In addressing this tradeoff, policymakers also have an obligation to consider the potential effects of their policies, unintended as well as intended, on the process of financial innovation. Technological progress has been a critical element in rising living standards. This is not surprising, because the creation and diffusion of innovations have represented voluntary decisions by individuals and firms acting in their own self-interests. Government policies always pose some risk of misdirecting or distorting this process by interfering with normal competitive market mechanisms. This concern is particularly relevant to the financial sector, whose innovations seem to be especially attuned to the risk-return incentives created by the safety net and regulatory policies.

Designing government policies that minimize the potentially disruptive effects on private incentives to innovate is complicated by how little we really understand the process of innovation and technological change. Forecasting the direction or pace of technological change has proved to be especially precarious over the generations, even for relatively mature industries.

While uncertainty is inherent in any creative process, Nathan Rosenberg of Stanford suggests that even after an innovation's technical feasibility has been clearly established, its ultimate effect on society is often highly unpredictable. He notes at least two sources of this uncertainty. First, the range of applications for a new technology may not be immediately apparent. For instance, Alexander Graham Bell initially viewed the telephone as solely a business instrument--merely an enhancement of the telegraph--for use in transmitting very specific messages, such as the terms of a contract. Indeed, he offered to sell his telephone patent to Western Union for only $100,000, but was turned down. Similarly, Guglielmo Marconi initially overlooked the radio's value as a public broadcast medium, instead believing its principal application would be in the transmission of point-to-point messages, such as ship-to-ship, where communication by wire was infeasible.

A second source of technological uncertainty reflects the possibility that an innovation's full potential may be realizable only after extensive improvements, or after complementary innovations in other fields of science. According to Charles Townes, a Nobel Prize winner for his work on the laser, the attorneys for Bell Labs initially refused, in the 1960s, to patent the laser because they believed it had no applications in the field of telecommunications. Only in the 1980s, after extensive improvements in fiber optics technology, did the laser's importance for telecommunications become apparent.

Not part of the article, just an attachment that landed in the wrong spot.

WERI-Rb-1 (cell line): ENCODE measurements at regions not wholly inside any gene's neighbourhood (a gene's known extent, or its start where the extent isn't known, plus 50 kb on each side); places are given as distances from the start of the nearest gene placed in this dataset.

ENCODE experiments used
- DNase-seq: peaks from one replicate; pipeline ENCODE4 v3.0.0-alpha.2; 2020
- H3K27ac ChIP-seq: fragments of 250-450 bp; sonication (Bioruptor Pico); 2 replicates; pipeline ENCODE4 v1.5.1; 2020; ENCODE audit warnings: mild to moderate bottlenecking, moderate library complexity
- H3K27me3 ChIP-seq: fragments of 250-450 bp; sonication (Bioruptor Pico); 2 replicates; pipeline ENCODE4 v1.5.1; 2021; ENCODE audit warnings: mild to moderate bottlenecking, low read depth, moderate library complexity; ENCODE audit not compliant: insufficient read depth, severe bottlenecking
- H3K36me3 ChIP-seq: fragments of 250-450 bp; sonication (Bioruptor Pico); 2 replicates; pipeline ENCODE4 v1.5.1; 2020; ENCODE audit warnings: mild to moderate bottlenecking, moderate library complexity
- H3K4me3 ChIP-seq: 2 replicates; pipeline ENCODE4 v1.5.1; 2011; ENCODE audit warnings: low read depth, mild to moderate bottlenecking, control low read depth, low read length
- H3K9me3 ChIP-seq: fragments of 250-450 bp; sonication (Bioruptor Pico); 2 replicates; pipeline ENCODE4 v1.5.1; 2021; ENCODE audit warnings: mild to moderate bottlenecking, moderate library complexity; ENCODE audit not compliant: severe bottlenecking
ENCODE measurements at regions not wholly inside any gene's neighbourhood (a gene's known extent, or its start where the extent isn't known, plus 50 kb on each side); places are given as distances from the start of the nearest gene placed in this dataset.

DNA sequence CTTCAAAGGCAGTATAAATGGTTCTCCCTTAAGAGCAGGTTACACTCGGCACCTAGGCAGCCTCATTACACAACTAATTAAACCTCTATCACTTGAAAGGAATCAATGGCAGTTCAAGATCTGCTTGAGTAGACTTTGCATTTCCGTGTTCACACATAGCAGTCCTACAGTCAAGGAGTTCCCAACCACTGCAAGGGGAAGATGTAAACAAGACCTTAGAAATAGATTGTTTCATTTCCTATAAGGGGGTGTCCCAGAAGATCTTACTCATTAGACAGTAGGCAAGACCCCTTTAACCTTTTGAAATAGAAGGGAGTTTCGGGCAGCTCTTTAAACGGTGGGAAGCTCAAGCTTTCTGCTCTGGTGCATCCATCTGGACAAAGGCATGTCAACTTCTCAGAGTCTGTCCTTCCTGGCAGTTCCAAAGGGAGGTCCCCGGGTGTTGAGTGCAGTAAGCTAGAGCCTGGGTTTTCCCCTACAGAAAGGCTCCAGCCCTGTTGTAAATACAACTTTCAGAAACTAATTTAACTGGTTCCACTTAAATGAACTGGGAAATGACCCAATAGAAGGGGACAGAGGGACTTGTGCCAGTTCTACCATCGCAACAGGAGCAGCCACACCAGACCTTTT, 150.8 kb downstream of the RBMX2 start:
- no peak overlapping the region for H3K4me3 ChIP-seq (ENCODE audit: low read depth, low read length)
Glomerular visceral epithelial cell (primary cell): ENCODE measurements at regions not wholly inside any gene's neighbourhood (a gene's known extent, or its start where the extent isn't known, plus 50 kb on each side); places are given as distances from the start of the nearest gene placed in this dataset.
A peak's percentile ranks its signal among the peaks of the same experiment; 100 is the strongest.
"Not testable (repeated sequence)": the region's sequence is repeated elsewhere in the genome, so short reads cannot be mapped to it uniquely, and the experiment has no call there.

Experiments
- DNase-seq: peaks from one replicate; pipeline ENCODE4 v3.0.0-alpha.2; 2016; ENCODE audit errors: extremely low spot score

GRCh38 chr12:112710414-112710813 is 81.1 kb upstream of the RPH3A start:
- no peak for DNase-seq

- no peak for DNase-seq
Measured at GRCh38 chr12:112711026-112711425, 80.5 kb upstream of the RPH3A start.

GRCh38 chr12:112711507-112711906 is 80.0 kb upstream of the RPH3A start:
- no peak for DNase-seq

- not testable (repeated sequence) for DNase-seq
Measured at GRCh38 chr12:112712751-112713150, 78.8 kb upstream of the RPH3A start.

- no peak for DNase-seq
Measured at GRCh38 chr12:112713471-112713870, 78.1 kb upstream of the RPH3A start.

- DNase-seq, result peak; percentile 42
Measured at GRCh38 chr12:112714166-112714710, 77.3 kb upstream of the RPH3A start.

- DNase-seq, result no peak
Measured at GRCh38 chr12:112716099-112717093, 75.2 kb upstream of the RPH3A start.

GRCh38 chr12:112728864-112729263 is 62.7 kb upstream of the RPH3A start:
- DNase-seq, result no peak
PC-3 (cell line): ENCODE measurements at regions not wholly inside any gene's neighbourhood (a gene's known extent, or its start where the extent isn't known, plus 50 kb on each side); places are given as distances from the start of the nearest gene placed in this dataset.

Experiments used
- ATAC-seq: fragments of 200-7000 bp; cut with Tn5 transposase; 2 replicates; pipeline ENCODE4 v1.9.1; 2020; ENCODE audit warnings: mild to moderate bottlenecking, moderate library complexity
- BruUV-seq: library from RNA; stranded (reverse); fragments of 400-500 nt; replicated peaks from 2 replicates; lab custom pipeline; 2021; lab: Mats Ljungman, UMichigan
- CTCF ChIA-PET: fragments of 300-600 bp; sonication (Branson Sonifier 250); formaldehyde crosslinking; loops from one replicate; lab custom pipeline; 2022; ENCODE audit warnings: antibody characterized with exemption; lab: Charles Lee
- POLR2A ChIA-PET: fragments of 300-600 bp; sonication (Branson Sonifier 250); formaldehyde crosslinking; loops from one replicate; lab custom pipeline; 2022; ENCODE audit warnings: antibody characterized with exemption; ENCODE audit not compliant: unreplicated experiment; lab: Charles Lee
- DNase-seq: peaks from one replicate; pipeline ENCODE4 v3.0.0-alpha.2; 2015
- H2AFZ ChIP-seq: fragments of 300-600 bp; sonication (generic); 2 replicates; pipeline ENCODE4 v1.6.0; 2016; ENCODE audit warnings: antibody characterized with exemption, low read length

It's not hard to find examples of such uncertainties within the financial services industry. The evolution of the OTC derivatives market over the past decade has been nothing less than spectacular. But as the theoretical underpinnings of financial arbitrage were being published by Modigliani and Miller in the late 1950s, few observers could have predicted how their insights would eventually revolutionize global financial markets. This is because, in addition to their insights, at least two complementary innovations had to fall into place. The first was further conceptual advances in contingent claims theory, such as the Black-Scholes option pricing model. The second was several generations of advances in computer and communications technologies that were necessary to make these concepts computationally practicable.

Given the high degree of uncertainty inherent in the development of new products and processes, policymakers should be cautious when attempting to anticipate the future path of innovation, or the effects new regulations may have on innovation. There are several aspects to this interaction between government policies and market innovation. First, banking organizations may develop new products or innovations to exploit regulatory "loopholes," or they may decline to develop new products whose likely regulatory treatments are viewed as burdensome or unclear. Another unintended consequence is that a policy action may establish an inappropriate unofficial government standard for how certain activities should be conducted. In contrast to government standards, which can be extremely difficult to change, when the private sector adopts a standard that subsequently becomes outmoded, market forces generally can be expected to remedy the situation.

The history of retail electronic payments provides a useful illustration. In the 1970s, when many were heralding the advent of a "cashless society," the Federal Reserve and the Treasury played an important role in developing and promoting what was seen as a key component of this vision--the automated clearinghouse system. Now, twenty years later, we know that while the ACH has been successful in some areas, it has failed to replace a substantial portion of the daily flow of paper checks in the economy. This experience leads me to conclude that the experimentation with innovative electronic payment methods that we are seeing today in the private sector is likely to have a much better chance of meeting the needs of consumers and businesses than did the government-led initiatives two decades ago.